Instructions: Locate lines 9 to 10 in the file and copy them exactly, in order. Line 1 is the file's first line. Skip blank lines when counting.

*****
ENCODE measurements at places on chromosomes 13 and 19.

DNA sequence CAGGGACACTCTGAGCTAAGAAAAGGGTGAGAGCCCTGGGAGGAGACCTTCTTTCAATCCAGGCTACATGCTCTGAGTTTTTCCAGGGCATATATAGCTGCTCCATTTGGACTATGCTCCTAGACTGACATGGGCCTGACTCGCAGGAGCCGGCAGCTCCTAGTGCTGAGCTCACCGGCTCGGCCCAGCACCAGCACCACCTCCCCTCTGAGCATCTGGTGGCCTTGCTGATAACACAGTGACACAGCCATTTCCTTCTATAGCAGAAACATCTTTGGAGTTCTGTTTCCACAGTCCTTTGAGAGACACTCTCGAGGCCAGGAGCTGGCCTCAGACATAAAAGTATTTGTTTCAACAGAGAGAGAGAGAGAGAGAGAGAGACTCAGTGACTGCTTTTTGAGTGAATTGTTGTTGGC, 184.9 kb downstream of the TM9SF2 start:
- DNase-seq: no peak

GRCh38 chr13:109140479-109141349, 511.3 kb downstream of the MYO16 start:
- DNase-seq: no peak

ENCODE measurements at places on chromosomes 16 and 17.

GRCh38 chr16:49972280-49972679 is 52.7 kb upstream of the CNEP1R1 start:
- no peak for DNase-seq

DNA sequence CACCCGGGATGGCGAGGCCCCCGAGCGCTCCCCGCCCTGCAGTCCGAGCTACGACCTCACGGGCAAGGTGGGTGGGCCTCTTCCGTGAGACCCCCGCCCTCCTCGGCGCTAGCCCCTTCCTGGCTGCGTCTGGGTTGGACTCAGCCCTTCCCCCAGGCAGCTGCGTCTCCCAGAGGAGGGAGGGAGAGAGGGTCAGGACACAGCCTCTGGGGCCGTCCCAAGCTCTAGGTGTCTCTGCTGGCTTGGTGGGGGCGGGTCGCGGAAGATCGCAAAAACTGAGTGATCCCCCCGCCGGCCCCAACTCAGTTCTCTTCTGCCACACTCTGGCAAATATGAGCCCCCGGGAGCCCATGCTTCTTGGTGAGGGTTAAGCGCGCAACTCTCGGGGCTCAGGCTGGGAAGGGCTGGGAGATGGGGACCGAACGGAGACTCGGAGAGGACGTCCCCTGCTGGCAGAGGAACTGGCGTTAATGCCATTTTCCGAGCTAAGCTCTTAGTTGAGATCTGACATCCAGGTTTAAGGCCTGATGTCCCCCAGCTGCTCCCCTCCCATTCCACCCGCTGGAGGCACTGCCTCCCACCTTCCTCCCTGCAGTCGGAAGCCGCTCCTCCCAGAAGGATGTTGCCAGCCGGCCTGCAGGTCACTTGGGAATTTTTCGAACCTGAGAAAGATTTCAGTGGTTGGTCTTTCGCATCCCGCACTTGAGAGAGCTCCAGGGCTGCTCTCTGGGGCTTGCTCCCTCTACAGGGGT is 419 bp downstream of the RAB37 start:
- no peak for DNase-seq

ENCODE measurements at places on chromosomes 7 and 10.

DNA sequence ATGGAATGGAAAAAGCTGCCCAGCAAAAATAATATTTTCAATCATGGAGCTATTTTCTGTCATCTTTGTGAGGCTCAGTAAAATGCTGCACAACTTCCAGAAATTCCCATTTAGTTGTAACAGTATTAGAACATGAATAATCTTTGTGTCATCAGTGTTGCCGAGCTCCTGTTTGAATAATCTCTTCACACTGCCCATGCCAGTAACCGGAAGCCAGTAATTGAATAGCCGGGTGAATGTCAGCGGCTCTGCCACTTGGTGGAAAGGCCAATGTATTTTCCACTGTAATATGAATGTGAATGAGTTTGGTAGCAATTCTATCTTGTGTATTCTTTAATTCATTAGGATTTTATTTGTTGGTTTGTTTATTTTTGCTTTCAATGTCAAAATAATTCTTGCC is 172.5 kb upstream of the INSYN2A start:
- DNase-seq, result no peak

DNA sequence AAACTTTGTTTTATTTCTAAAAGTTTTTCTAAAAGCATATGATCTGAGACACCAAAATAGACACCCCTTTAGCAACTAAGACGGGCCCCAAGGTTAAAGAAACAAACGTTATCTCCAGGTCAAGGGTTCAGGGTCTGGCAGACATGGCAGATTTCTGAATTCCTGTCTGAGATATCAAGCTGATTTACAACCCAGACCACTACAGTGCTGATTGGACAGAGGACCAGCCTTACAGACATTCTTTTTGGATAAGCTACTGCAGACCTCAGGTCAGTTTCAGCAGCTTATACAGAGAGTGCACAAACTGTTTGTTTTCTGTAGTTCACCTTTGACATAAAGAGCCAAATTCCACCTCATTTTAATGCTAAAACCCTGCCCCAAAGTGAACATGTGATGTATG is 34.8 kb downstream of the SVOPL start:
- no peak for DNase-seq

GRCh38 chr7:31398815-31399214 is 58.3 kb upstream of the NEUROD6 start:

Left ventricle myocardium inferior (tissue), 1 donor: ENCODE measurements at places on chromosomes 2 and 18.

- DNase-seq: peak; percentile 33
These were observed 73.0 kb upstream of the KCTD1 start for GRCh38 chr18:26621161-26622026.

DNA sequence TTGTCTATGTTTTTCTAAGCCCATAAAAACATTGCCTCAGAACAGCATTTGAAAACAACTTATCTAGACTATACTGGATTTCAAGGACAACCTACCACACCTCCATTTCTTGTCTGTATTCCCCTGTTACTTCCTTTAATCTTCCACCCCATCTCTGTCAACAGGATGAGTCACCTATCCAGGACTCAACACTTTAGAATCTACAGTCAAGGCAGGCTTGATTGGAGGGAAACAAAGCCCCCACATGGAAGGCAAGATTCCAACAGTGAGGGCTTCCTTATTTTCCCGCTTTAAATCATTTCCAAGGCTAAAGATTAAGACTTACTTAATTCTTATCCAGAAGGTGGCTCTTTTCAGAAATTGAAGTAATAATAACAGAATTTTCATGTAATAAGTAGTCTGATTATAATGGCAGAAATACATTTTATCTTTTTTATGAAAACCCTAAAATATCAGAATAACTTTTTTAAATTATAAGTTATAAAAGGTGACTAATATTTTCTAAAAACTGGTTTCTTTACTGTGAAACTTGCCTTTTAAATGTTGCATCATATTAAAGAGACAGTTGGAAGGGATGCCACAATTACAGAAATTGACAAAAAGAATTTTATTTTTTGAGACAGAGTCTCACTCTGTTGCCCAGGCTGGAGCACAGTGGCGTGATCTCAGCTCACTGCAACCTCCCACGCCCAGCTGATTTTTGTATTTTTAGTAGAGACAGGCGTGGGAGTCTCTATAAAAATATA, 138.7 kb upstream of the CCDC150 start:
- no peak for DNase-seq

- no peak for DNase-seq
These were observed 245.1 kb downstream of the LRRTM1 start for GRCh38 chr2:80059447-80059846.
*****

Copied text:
DNA sequence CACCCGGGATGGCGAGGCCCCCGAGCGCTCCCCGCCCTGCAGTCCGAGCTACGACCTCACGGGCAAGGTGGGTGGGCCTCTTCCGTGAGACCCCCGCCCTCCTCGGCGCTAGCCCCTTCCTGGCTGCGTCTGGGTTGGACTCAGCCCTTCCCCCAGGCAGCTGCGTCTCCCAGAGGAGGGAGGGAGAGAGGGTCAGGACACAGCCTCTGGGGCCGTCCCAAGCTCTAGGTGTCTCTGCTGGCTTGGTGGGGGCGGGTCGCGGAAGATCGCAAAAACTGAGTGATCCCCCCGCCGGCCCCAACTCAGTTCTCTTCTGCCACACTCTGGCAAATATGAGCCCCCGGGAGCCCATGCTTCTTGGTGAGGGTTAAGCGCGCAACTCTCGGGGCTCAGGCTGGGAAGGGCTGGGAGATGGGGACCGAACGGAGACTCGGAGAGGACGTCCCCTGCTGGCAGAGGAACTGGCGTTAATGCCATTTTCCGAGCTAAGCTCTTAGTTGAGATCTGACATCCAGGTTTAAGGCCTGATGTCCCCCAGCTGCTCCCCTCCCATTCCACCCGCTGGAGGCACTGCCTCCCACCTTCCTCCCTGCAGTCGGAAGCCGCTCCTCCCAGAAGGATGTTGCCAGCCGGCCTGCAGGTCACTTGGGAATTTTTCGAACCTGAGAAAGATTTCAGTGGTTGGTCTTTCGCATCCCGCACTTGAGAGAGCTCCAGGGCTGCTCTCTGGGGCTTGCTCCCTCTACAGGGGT is 419 bp downstream of the RAB37 start:
- no peak for DNase-seq